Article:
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gui app not garbage collecting after hibernate finishes

 
jim mcnamara
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hi-

In the following two code samples, I use Hibernate and then pass the results as a ArrayList to a GUI app. The problem is as I have watched is that it doesn't release the Hibernate memory until the GUI is closed. I find it interesting that "hello world" in SWT without Hibernate is only 13,000 k of java heap memory, and my current GUI app is not much more complicated, but I can't get the computer to release the memory, until I close my GUI app. If I make it Hibernate only with no GUI the memory spikes to about 48,000k, and when the program is done running, it takes 0 memory in the taskmanager in Windows 7. If I run the GUI SWT app, memory gets as high as 55,000 k for that little app which shouldn't be so high, if the memory is released from Hibernate.

Any ideas how I can fix it, or am I stuck with it? I worked kind of hard trying to come up with this code so far and to diagnose. Maybe I can reclaim the memory somehow in my code like setting the initial heap size again right from within my code. As I understand, garbage collection reclaims heap size. GC happens when I close the SWT app. Do you find similar issues? Please help me fix it. THANKS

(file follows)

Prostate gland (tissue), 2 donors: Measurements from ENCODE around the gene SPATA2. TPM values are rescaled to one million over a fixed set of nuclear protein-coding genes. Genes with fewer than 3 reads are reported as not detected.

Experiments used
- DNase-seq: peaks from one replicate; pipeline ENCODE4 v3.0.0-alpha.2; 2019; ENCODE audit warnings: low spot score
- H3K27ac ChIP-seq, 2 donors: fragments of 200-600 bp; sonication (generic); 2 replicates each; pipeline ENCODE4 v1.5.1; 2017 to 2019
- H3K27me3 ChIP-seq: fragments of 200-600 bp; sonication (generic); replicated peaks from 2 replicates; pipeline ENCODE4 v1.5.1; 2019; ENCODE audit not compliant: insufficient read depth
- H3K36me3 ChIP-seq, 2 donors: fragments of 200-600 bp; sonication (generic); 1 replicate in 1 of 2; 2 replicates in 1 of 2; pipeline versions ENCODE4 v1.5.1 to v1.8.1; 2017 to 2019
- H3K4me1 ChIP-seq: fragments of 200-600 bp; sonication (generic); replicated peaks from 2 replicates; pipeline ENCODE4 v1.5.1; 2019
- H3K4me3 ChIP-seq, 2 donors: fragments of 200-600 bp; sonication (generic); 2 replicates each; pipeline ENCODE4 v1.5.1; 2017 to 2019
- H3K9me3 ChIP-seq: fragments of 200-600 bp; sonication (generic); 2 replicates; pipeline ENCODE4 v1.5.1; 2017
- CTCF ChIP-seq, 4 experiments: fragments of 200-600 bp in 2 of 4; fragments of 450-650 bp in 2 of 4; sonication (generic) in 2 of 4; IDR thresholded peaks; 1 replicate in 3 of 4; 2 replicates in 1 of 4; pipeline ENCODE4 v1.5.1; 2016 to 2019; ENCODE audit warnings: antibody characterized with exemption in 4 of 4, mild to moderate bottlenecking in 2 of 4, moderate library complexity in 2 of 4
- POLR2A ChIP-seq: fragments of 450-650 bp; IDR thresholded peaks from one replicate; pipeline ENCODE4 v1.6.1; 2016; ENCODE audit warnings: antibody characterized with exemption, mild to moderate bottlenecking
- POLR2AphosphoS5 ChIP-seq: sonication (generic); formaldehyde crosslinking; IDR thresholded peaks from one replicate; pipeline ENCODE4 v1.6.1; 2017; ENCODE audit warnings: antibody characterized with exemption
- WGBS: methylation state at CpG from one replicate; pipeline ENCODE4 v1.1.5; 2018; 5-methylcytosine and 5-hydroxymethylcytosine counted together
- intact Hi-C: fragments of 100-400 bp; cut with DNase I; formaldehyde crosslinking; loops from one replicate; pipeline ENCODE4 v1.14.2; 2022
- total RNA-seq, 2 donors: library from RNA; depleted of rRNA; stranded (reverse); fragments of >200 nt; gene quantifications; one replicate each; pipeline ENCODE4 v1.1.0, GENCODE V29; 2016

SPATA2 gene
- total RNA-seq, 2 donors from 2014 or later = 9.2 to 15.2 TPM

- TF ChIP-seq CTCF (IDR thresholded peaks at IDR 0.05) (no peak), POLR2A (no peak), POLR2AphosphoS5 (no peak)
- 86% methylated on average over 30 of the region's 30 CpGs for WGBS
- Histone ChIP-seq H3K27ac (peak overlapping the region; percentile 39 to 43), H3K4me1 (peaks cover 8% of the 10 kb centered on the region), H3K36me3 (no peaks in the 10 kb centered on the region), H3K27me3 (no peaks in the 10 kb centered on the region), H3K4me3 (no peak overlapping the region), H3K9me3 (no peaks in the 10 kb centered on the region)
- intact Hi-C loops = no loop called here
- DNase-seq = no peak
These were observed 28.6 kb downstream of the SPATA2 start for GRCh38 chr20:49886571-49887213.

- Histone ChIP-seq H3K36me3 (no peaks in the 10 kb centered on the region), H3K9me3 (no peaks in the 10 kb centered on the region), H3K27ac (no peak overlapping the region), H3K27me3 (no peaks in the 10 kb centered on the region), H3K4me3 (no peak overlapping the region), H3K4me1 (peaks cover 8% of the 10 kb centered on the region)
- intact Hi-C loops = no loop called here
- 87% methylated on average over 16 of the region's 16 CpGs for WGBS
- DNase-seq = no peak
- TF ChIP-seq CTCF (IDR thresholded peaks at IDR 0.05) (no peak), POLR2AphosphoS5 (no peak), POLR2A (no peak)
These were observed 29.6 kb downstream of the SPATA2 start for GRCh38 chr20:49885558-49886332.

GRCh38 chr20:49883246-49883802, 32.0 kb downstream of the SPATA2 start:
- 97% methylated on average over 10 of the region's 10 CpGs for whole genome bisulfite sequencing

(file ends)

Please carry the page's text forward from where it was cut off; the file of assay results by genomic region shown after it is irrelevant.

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jim mcnamara
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Hi-

I did a little more research. I found that after the heap was increased with my hibernate code, successive calls to output the hello world SWT app and another shell did not add much at all to the heap size. So, while it didn't give all the memory back, it is good to know that it doesn't run wild and keep increasing the heap memory much when I launch other shells. It was reusing memory!

It seems that one mapping file .hbm.xml doesn't take up too much with hibernate. My reasoning would then be that each time the table is queried with createQuery, the memory would be somewhat constant as each mapping file would take relatively the same memory. This of course, if you don't load really large tables. I heard one person say their size grew to 475 mb of ram because they had a lot of mappings. That seems to blow a whole in my theory of each mapping file as relatively constant, not adding much more to the initial heap size after the first run. Since I will do small apps, that shouldn't be a problem.

I will keep checking on this later on as I write more code. It seems like it will be okay.

Very cool,
thanks

 
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